By the mid-1970s, though, Dick was no longer sure he'd beaten the bad guys he once believed had been trying to take control of his work, and destroy the America which he dearly loved. He once said he was told that if he were to suddenly disappear, books would continue to be published under his name.
In the mid-1970s, PKD re-read every book and short story he'd written (a massive undertaking of more than 1.5 million published words) searching through his back catalogue for curious, revealing links between novels, between characters. He re-examined every word he'd published, and then he wrote novella-length notes, dozens of pages a night across hundreds of post-midnight marathons, detailing weird or illuminating or possibly mystical connections he'd thought he'd found in his writings, what they meant, whether "encoded" signals and information might already be in print under his name, and, of course, whether or not an orbiting alien satellite really had beamed information into his head. And if so, had the satellite actually been God?
From all those thousands of pages of notes, he pulled novels like Valis. He knew how this new Mystic Phil would be perceived and summed up the reactions he expected to get as :
"Took drugs, saw God, big fucking deal."
Those who become PKD addicts, and soak up his life and his fiction, and his sometimes blatantly self-fictionalised life, know he took drugs, but did he really see God? Or did he just make up all those 'pink beam' experiences because he knew, from the success of his science fiction writing colleague Ron L Hubbard, that readers didn't want just spaceships and time travel and emotional robots, they wanted to read the work of writers who claimed they knew God, or had seen God, or even better, had talked to God, who had been enlightened, illuminated. That's what the New Age-influenced American reading audience of the second half of the 1970s wanted, and that's what Philip K Dick delivered. He did what all great pulp writers did, he fed the marketplace what he knew would sell. Hell, he'd been doing it for decades.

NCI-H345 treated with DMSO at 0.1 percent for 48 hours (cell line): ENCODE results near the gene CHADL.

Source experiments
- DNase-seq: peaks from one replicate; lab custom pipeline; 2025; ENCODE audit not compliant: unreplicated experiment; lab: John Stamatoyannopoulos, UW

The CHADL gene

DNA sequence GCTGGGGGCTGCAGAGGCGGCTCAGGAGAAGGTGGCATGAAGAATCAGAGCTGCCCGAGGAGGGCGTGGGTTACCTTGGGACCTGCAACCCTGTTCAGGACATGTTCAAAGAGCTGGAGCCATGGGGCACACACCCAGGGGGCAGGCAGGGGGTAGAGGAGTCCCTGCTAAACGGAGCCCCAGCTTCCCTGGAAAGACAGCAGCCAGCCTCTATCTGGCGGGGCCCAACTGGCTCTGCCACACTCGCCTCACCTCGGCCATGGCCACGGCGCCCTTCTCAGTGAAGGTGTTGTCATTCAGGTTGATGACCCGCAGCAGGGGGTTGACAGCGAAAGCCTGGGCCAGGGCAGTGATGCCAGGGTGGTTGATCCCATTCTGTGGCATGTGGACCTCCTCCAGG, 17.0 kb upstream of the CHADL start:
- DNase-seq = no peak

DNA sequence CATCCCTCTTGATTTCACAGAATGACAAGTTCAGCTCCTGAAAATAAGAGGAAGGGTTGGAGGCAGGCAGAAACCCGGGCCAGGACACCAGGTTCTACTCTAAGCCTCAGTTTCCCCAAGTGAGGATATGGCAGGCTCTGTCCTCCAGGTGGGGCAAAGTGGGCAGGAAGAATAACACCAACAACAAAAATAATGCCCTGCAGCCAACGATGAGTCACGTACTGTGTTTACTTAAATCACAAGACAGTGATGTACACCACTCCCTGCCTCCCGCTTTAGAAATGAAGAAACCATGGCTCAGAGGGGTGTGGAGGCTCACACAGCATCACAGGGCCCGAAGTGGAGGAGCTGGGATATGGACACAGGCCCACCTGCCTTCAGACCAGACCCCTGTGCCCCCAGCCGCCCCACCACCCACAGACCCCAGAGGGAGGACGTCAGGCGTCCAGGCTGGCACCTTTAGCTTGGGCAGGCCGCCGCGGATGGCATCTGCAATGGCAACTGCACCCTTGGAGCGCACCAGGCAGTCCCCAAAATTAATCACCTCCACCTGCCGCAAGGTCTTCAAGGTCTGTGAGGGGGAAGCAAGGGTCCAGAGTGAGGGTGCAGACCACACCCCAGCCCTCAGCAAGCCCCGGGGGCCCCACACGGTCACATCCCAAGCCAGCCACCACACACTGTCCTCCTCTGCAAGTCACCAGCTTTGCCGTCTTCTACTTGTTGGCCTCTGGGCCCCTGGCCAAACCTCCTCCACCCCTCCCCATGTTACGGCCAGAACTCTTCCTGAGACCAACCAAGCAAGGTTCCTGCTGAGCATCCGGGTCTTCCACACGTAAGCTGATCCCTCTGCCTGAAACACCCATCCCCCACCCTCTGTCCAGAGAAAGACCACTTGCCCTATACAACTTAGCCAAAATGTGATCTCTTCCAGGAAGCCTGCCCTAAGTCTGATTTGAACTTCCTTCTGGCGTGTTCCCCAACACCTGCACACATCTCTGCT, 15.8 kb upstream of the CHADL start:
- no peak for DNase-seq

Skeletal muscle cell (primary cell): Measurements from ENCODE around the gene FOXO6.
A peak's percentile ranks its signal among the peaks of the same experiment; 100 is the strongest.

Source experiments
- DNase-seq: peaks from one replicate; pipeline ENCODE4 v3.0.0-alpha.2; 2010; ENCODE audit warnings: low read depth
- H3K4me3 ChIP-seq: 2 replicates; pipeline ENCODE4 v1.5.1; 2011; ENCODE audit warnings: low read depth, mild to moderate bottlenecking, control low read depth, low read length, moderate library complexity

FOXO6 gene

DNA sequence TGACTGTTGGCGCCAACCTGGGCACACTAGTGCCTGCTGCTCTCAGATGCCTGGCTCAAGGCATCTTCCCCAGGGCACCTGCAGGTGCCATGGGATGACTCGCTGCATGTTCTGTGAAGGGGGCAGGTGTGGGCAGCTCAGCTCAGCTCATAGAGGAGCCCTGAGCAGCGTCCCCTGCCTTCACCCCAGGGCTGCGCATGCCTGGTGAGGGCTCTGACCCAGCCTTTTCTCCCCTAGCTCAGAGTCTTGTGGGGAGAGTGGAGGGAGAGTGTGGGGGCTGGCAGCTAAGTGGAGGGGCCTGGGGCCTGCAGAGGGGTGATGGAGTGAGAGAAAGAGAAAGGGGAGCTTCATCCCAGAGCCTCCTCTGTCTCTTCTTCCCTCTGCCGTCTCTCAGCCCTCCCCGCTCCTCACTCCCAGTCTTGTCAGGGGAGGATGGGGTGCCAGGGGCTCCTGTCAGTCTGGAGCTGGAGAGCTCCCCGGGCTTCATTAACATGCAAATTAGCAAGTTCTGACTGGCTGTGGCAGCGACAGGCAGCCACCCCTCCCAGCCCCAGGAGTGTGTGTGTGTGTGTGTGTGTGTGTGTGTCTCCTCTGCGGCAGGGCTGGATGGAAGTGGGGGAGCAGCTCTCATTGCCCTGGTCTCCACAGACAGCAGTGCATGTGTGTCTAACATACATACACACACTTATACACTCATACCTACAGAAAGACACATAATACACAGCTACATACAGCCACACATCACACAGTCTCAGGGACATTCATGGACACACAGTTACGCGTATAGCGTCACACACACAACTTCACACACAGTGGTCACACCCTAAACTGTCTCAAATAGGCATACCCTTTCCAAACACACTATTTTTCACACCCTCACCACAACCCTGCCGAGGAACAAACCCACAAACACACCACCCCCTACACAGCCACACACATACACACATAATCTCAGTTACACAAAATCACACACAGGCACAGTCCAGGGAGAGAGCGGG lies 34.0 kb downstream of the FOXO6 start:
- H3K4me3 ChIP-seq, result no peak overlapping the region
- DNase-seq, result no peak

Whatever 'pink beam' was, hallucination or purposeful myth making, the incident marked a turning point in the last decade of Philip K Dick's life, when he became a once more productive, but far more professional, writer.
During the second half of the 1970s, after the 'pink beam' episodes, when Philip K Dick has been deemed by some to have gone truly bonkers, he rose early to get on the phone to chase back royalties owed to him from publishers on the other side of the world; he produced award winning, best selling novels; he worked hard at repairing long fractured ties to his children and former wives; he pushed and promoted the production of the movie BladeRunner; tried to get movies made of his novels Ubik and Flow My Tears, The Policeman Said; signed new novel deals and began the long process of getting his entire back catalogue of short stories and novels back into print.
And yet, even while all this Busy Professional Author activity was going on, Philip K Dick purposely fed stories about his claimed spiritual and mystical experiences to journalists and fanzines. He knew what they wanted to hear. And if they in turn wanted to write that Philip K Dick Spoke To God, well, that was fine by him.
He knew how to make his own legends.